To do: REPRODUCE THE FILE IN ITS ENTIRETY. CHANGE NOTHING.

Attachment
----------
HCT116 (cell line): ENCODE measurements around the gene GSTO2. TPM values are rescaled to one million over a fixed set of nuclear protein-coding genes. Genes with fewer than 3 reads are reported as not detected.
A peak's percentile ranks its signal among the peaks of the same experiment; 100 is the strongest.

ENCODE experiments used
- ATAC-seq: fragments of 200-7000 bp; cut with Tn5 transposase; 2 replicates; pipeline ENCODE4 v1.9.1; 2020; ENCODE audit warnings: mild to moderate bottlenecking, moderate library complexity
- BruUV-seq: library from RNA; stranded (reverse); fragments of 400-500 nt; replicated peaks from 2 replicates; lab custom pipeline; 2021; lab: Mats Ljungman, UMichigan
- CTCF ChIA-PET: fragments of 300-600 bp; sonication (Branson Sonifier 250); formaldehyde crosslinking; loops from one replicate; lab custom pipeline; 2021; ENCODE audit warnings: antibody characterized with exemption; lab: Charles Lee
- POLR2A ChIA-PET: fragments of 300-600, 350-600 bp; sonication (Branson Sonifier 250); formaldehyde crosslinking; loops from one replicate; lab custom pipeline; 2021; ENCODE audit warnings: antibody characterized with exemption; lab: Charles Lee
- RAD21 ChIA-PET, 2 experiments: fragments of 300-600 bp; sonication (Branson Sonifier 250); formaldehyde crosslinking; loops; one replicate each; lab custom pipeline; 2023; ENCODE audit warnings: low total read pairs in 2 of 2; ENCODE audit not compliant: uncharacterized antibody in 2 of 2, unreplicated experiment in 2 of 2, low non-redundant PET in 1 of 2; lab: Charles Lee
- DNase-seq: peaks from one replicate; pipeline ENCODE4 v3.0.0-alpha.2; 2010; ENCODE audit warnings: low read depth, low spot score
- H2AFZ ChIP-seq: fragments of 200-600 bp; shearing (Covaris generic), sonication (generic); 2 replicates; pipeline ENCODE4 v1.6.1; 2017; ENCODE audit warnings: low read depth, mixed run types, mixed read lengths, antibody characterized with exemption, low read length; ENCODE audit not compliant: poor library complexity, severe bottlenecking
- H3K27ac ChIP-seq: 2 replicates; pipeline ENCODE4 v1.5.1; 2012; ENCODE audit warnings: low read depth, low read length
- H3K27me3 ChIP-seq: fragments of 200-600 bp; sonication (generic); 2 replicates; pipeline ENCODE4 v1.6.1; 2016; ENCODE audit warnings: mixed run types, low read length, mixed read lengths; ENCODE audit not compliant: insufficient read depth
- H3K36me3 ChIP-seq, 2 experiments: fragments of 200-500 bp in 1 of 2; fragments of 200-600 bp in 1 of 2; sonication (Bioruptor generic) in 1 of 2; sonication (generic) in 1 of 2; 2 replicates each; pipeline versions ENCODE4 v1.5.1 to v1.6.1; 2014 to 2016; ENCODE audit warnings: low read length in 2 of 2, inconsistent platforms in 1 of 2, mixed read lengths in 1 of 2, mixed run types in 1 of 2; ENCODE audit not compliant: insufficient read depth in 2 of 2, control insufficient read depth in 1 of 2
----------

HCT116 (cell line): ENCODE measurements around the gene GSTO2. TPM values are rescaled to one million over a fixed set of nuclear protein-coding genes. Genes with fewer than 3 reads are reported as not detected.
A peak's percentile ranks its signal among the peaks of the same experiment; 100 is the strongest.

ENCODE experiments used
- ATAC-seq: fragments of 200-7000 bp; cut with Tn5 transposase; 2 replicates; pipeline ENCODE4 v1.9.1; 2020; ENCODE audit warnings: mild to moderate bottlenecking, moderate library complexity
- BruUV-seq: library from RNA; stranded (reverse); fragments of 400-500 nt; replicated peaks from 2 replicates; lab custom pipeline; 2021; lab: Mats Ljungman, UMichigan
- CTCF ChIA-PET: fragments of 300-600 bp; sonication (Branson Sonifier 250); formaldehyde crosslinking; loops from one replicate; lab custom pipeline; 2021; ENCODE audit warnings: antibody characterized with exemption; lab: Charles Lee
- POLR2A ChIA-PET: fragments of 300-600, 350-600 bp; sonication (Branson Sonifier 250); formaldehyde crosslinking; loops from one replicate; lab custom pipeline; 2021; ENCODE audit warnings: antibody characterized with exemption; lab: Charles Lee
- RAD21 ChIA-PET, 2 experiments: fragments of 300-600 bp; sonication (Branson Sonifier 250); formaldehyde crosslinking; loops; one replicate each; lab custom pipeline; 2023; ENCODE audit warnings: low total read pairs in 2 of 2; ENCODE audit not compliant: uncharacterized antibody in 2 of 2, unreplicated experiment in 2 of 2, low non-redundant PET in 1 of 2; lab: Charles Lee
- DNase-seq: peaks from one replicate; pipeline ENCODE4 v3.0.0-alpha.2; 2010; ENCODE audit warnings: low read depth, low spot score
- H2AFZ ChIP-seq: fragments of 200-600 bp; shearing (Covaris generic), sonication (generic); 2 replicates; pipeline ENCODE4 v1.6.1; 2017; ENCODE audit warnings: low read depth, mixed run types, mixed read lengths, antibody characterized with exemption, low read length; ENCODE audit not compliant: poor library complexity, severe bottlenecking
- H3K27ac ChIP-seq: 2 replicates; pipeline ENCODE4 v1.5.1; 2012; ENCODE audit warnings: low read depth, low read length
- H3K27me3 ChIP-seq: fragments of 200-600 bp; sonication (generic); 2 replicates; pipeline ENCODE4 v1.6.1; 2016; ENCODE audit warnings: mixed run types, low read length, mixed read lengths; ENCODE audit not compliant: insufficient read depth
- H3K36me3 ChIP-seq, 2 experiments: fragments of 200-500 bp in 1 of 2; fragments of 200-600 bp in 1 of 2; sonication (Bioruptor generic) in 1 of 2; sonication (generic) in 1 of 2; 2 replicates each; pipeline versions ENCODE4 v1.5.1 to v1.6.1; 2014 to 2016; ENCODE audit warnings: low read length in 2 of 2, inconsistent platforms in 1 of 2, mixed read lengths in 1 of 2, mixed run types in 1 of 2; ENCODE audit not compliant: insufficient read depth in 2 of 2, control insufficient read depth in 1 of 2